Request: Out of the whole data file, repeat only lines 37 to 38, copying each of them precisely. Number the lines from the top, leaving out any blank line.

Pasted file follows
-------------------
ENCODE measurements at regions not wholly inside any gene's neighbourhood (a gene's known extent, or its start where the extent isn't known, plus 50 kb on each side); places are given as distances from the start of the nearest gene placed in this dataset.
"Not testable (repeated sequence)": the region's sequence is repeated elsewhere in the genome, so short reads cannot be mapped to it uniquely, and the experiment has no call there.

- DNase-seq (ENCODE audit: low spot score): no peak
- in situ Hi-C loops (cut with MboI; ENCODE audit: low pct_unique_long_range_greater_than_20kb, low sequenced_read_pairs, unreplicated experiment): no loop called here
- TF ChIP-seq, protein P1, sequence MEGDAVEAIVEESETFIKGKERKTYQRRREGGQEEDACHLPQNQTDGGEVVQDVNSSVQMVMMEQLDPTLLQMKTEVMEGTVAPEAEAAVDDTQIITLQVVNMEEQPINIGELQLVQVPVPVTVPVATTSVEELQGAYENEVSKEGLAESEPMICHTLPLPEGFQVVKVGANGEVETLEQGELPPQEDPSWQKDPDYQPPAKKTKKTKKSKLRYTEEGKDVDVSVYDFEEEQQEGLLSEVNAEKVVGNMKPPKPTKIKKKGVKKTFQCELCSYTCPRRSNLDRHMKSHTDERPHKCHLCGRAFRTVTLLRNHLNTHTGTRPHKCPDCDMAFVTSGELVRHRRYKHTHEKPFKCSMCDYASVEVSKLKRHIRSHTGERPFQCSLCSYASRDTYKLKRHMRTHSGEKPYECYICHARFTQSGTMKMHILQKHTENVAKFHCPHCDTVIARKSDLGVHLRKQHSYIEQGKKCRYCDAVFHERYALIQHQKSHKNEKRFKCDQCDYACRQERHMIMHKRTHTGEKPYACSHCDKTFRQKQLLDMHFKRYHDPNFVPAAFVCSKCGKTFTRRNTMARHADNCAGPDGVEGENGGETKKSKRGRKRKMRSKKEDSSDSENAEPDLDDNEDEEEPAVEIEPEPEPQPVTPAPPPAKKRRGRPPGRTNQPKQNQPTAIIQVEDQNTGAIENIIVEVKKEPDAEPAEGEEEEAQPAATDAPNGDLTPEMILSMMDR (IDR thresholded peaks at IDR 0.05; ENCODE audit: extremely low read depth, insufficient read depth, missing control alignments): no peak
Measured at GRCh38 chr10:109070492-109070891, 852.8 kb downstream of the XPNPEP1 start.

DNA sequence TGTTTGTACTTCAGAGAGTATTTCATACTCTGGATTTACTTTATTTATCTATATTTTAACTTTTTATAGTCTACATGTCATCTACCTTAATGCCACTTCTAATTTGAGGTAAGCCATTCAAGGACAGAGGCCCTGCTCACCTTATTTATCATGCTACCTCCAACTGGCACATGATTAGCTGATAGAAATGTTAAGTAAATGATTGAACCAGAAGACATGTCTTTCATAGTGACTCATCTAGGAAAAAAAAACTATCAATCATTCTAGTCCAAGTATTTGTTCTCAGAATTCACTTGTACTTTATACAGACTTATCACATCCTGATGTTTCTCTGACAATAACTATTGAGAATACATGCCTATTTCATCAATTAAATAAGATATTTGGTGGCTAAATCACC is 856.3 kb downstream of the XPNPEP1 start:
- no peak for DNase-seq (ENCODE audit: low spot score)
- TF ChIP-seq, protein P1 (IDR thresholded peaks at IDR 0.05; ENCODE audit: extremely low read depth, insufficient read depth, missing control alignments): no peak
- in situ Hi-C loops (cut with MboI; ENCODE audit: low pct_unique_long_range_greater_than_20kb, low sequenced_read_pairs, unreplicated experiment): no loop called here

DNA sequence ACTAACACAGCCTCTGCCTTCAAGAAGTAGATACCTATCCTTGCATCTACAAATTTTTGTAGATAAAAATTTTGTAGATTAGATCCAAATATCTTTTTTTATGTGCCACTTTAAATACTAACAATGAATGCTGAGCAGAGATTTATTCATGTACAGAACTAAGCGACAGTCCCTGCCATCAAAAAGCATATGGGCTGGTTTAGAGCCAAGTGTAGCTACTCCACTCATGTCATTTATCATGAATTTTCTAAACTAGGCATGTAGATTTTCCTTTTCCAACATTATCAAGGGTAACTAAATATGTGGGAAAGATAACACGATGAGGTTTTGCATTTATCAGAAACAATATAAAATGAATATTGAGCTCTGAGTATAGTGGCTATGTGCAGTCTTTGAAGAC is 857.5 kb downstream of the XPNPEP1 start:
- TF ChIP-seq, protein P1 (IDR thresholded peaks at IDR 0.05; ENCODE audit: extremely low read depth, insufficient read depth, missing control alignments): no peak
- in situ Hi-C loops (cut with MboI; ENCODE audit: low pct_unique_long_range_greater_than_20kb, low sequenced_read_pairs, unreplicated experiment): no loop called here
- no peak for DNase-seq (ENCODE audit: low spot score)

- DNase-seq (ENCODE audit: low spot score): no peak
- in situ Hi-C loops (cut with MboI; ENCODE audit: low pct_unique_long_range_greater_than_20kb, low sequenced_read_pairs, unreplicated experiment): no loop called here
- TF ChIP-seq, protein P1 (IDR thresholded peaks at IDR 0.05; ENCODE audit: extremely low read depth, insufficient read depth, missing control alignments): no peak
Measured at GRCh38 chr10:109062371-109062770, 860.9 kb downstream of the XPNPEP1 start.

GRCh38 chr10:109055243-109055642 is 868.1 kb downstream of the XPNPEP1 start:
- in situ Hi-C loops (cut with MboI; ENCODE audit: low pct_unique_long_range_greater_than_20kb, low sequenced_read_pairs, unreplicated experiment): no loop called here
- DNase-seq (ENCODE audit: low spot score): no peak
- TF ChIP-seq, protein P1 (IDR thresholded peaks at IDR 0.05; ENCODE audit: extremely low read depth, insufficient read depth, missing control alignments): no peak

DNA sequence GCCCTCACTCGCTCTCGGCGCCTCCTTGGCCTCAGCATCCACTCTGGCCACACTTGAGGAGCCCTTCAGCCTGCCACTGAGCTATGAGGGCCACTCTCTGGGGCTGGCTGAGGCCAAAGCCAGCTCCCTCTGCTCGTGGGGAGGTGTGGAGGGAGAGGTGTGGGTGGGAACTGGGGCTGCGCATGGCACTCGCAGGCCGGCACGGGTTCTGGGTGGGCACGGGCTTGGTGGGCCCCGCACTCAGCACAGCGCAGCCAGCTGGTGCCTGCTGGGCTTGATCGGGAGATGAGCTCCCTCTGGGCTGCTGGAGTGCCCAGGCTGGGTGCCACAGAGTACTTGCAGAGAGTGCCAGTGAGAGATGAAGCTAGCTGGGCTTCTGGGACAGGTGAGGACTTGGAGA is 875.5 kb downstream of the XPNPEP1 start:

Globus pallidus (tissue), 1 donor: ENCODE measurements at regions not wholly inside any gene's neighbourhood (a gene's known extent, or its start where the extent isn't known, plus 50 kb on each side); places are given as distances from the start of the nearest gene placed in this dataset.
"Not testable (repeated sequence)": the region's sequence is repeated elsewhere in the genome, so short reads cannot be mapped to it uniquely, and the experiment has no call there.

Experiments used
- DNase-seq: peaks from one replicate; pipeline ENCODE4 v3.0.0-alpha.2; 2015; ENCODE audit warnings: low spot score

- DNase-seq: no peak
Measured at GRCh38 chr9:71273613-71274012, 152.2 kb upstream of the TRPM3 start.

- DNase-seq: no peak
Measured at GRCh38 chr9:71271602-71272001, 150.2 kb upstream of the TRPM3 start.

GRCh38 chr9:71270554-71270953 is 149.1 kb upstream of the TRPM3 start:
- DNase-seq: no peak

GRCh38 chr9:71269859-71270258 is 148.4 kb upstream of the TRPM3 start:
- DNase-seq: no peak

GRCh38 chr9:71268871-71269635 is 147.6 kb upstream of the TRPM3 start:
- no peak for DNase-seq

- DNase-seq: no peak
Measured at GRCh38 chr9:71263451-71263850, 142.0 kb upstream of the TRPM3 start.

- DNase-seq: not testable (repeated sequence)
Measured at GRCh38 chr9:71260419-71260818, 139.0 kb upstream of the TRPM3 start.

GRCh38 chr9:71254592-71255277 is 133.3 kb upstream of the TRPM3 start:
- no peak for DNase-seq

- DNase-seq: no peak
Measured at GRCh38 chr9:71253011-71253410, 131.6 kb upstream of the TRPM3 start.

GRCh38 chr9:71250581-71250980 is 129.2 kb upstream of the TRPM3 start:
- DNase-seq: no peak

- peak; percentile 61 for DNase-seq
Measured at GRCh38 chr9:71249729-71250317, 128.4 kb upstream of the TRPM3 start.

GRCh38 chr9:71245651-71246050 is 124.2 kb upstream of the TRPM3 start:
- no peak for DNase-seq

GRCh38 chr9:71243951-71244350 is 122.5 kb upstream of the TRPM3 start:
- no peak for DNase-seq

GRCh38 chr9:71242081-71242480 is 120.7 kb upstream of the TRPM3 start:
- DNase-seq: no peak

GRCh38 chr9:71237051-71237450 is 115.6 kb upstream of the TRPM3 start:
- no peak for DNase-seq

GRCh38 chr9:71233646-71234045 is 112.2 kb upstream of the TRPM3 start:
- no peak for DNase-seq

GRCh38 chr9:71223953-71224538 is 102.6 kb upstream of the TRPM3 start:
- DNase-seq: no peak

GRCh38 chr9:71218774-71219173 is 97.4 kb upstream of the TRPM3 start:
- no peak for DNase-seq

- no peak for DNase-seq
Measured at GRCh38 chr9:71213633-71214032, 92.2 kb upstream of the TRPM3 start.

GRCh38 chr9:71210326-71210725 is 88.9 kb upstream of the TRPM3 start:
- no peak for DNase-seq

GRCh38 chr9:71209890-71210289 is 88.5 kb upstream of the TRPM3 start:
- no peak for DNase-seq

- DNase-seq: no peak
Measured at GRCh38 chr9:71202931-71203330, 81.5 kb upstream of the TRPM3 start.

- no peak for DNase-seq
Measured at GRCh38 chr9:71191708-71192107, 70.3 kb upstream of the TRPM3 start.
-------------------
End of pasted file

- no peak for DNase-seq

- DNase-seq: no peak